LOUISVILLE, Ky. – Dropping a child’s body temperature following a heart attack does not appear to improve the child’s chance of surviving or their heart function one year after the heart attack, reports a team of physicians including Melissa B. Porter, M.D., an associate professor in the University of Louisville Department of Pediatrics.
The study is in tomorrow’s edition of the New England Journal of Medicine. Porter was the principal investigator for the Louisville portion of the national clinical trial. The two participants included in the local portion of the study were seen by Porter at Kosair Children’s Hospital, where she serves as a pediatric intensivist.
While therapeutic hypothermia is recommended for comatose adults after such events, there was limited data about this intervention in children. The study, funded by the National Institutes of Health, compared data for children who were treated with therapeutic hypothermia with those treated with the existing standard of care. The researchers concluded that therapeutic hypothermia did not offer significant benefit for the children’s survival and functional outcome at one year.
“It was a privilege to work with the team of physicians on this study,” Porter said. “It is gratifying to be a part of such wide-ranging research and to contribute to the improved standard of care for children with serious illnesses and speaks highly of the research practices here at UofL.”
This is the second large-scale, multi-center study involving UofL physicians published in the New England Journal of Medicine this spring, attesting to their increasing status among medical research centers nationwide.
In an earlier study, published March 5, 2015 in the journal, Charles R. Woods, M.D., a pediatric infectious disease specialist and acting chair of the UofL Department of Pediatrics, participated in a randomized, placebo-controlled trial of Valganciclovir therapy in newborns with symptomatic congenital cytomegalovirus (CMV) disease.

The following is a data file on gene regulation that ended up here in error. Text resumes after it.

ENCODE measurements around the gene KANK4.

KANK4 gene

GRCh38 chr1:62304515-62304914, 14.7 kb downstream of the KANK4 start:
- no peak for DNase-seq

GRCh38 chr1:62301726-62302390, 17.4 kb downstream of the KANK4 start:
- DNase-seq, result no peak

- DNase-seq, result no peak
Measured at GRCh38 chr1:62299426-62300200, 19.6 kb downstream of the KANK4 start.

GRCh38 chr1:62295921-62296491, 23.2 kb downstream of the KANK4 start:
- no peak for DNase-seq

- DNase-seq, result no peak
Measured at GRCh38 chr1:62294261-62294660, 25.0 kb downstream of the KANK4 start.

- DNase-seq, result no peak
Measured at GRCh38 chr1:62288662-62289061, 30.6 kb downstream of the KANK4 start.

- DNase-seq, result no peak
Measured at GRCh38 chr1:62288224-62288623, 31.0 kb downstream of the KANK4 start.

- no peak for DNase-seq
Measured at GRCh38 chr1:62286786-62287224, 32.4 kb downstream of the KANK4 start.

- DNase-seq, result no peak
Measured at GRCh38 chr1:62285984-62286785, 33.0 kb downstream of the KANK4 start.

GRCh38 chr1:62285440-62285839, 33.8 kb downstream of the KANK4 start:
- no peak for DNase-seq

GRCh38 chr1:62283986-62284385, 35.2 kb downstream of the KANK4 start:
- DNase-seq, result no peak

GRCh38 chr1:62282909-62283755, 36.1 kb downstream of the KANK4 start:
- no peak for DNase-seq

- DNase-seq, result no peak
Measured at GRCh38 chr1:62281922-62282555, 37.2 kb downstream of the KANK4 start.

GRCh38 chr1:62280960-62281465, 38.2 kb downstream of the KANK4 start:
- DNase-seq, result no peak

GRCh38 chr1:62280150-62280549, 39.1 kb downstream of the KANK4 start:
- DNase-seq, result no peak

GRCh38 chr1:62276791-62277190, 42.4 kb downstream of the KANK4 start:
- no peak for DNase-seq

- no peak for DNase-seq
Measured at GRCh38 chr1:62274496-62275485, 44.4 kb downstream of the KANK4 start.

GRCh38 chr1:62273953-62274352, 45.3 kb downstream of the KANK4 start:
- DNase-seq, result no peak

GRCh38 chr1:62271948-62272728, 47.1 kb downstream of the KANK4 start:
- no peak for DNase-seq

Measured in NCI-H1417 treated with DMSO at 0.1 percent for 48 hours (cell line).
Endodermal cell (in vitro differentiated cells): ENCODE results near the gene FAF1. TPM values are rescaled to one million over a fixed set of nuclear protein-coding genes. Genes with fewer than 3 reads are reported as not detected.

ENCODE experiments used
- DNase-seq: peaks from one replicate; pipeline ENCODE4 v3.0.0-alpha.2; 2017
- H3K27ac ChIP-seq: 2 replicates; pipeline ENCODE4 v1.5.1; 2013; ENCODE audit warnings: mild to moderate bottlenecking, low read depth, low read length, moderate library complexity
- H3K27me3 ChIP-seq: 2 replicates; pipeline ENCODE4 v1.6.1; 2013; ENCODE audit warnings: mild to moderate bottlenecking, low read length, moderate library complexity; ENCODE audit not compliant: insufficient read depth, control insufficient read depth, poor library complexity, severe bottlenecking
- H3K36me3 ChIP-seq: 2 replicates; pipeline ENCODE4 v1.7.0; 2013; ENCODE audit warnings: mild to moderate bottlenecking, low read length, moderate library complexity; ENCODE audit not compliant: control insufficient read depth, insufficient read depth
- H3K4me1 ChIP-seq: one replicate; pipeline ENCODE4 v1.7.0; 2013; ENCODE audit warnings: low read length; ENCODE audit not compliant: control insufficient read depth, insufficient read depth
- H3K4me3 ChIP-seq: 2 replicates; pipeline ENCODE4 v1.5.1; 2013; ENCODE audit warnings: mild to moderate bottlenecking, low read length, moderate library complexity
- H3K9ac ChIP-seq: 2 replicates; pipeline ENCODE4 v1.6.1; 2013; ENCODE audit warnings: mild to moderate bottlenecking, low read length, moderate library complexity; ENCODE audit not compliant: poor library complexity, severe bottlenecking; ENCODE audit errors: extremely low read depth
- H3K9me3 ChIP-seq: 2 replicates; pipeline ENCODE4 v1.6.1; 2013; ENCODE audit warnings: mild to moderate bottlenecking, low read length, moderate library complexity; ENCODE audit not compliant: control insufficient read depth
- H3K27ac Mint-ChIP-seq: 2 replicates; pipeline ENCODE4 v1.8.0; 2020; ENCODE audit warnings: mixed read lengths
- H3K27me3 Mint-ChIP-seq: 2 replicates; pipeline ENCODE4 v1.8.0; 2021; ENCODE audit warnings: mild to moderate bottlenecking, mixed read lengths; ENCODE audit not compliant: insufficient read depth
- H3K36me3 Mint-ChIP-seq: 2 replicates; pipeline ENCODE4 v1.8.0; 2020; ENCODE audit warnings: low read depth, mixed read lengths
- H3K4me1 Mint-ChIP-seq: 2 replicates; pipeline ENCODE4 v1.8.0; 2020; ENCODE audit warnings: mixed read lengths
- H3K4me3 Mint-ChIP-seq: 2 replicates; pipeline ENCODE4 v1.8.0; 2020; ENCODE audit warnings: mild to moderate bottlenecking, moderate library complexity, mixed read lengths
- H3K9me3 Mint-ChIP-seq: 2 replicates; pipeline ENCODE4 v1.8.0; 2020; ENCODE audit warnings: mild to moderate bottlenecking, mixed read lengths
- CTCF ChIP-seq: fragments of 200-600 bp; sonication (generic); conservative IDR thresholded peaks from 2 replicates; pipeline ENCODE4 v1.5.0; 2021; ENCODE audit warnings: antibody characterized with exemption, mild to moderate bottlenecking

CMV is the leading nongenetic cause of sensorineural hearing loss. Woods tested patients at Kosair Children’s Hospital over a three-year period, comparing a six-week period of treatment with the drug to six-month treatment. The researchers concluded that treatment with the drug for six months provided modest long-term improvements in hearing and development over the six-week treatment.
“This study of Valganciclovir showed that the drug improves hearing in infants with symptomatic congenital cytomegalovirus (CMV) infection,” Woods said. “This also opens the door for more studies to see if this drug can help a broader group of infants with congenital CMV infection.”
University of Louisville physicians have long been at the forefront of pediatric medicine in Kentucky, providing state-of-the-art patient care at Kosair Children’s Hospital in addition to teaching and conducting research. Participation in studies such as these is an indication that their reputation for quality research is increasing among academic centers across the nation.
“Our contribution to these studies represents UofL’s growing connection and impact at the national level in research that improves health care for children,” Woods said. “UofL Pediatrics faculty members are becoming more widely recognized for quality research and contribution to medical knowledge.”
To read the NEJM articles, go to:
Therapeutic Hypothermia after Out-of-Hospital Cardiac Arrest in Children
Valganciclovir for Symptomatic Congenital Cytomegalovirus Disease